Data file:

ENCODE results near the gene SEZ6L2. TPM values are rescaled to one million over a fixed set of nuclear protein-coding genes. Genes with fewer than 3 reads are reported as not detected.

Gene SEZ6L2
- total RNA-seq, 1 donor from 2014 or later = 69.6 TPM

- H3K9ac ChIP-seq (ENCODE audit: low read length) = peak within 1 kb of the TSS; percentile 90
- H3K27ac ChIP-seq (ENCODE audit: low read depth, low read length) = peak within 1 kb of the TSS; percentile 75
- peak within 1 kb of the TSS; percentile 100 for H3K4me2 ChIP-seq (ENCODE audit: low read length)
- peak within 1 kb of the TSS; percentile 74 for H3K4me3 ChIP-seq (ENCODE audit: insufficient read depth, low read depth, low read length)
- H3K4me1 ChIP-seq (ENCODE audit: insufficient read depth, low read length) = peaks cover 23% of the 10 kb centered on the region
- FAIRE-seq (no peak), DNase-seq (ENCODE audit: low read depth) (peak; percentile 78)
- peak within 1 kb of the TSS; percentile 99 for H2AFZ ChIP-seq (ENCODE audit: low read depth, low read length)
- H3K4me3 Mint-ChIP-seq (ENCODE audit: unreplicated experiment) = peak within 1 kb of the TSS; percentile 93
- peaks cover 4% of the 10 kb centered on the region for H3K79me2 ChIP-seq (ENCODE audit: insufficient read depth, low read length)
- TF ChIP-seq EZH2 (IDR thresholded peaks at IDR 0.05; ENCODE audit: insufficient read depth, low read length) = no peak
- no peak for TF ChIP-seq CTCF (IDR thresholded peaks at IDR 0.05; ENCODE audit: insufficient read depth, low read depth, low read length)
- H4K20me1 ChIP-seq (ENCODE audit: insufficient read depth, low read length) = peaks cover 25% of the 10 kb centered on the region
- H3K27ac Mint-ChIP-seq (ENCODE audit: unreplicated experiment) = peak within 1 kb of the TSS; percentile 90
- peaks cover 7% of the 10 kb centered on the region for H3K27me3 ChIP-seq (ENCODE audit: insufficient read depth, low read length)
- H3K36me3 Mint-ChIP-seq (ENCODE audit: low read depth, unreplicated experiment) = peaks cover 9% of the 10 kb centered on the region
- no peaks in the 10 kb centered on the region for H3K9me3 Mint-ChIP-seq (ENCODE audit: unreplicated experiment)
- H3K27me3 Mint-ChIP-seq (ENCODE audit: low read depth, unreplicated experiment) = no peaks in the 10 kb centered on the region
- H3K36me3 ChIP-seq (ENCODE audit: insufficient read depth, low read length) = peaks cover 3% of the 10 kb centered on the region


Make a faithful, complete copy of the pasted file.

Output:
ENCODE results near the gene SEZ6L2. TPM values are rescaled to one million over a fixed set of nuclear protein-coding genes. Genes with fewer than 3 reads are reported as not detected.

Gene SEZ6L2
- total RNA-seq, 1 donor from 2014 or later = 69.6 TPM

- H3K9ac ChIP-seq (ENCODE audit: low read length) = peak within 1 kb of the TSS; percentile 90
- H3K27ac ChIP-seq (ENCODE audit: low read depth, low read length) = peak within 1 kb of the TSS; percentile 75
- peak within 1 kb of the TSS; percentile 100 for H3K4me2 ChIP-seq (ENCODE audit: low read length)
- peak within 1 kb of the TSS; percentile 74 for H3K4me3 ChIP-seq (ENCODE audit: insufficient read depth, low read depth, low read length)
- H3K4me1 ChIP-seq (ENCODE audit: insufficient read depth, low read length) = peaks cover 23% of the 10 kb centered on the region
- FAIRE-seq (no peak), DNase-seq (ENCODE audit: low read depth) (peak; percentile 78)
- peak within 1 kb of the TSS; percentile 99 for H2AFZ ChIP-seq (ENCODE audit: low read depth, low read length)
- H3K4me3 Mint-ChIP-seq (ENCODE audit: unreplicated experiment) = peak within 1 kb of the TSS; percentile 93
- peaks cover 4% of the 10 kb centered on the region for H3K79me2 ChIP-seq (ENCODE audit: insufficient read depth, low read length)
- TF ChIP-seq EZH2 (IDR thresholded peaks at IDR 0.05; ENCODE audit: insufficient read depth, low read length) = no peak
- no peak for TF ChIP-seq CTCF (IDR thresholded peaks at IDR 0.05; ENCODE audit: insufficient read depth, low read depth, low read length)
- H4K20me1 ChIP-seq (ENCODE audit: insufficient read depth, low read length) = peaks cover 25% of the 10 kb centered on the region
- H3K27ac Mint-ChIP-seq (ENCODE audit: unreplicated experiment) = peak within 1 kb of the TSS; percentile 90
- peaks cover 7% of the 10 kb centered on the region for H3K27me3 ChIP-seq (ENCODE audit: insufficient read depth, low read length)
- H3K36me3 Mint-ChIP-seq (ENCODE audit: low read depth, unreplicated experiment) = peaks cover 9% of the 10 kb centered on the region
- no peaks in the 10 kb centered on the region for H3K9me3 Mint-ChIP-seq (ENCODE audit: unreplicated experiment)
- H3K27me3 Mint-ChIP-seq (ENCODE audit: low read depth, unreplicated experiment) = no peaks in the 10 kb centered on the region
- H3K36me3 ChIP-seq (ENCODE audit: insufficient read depth, low read length) = peaks cover 3% of the 10 kb centered on the region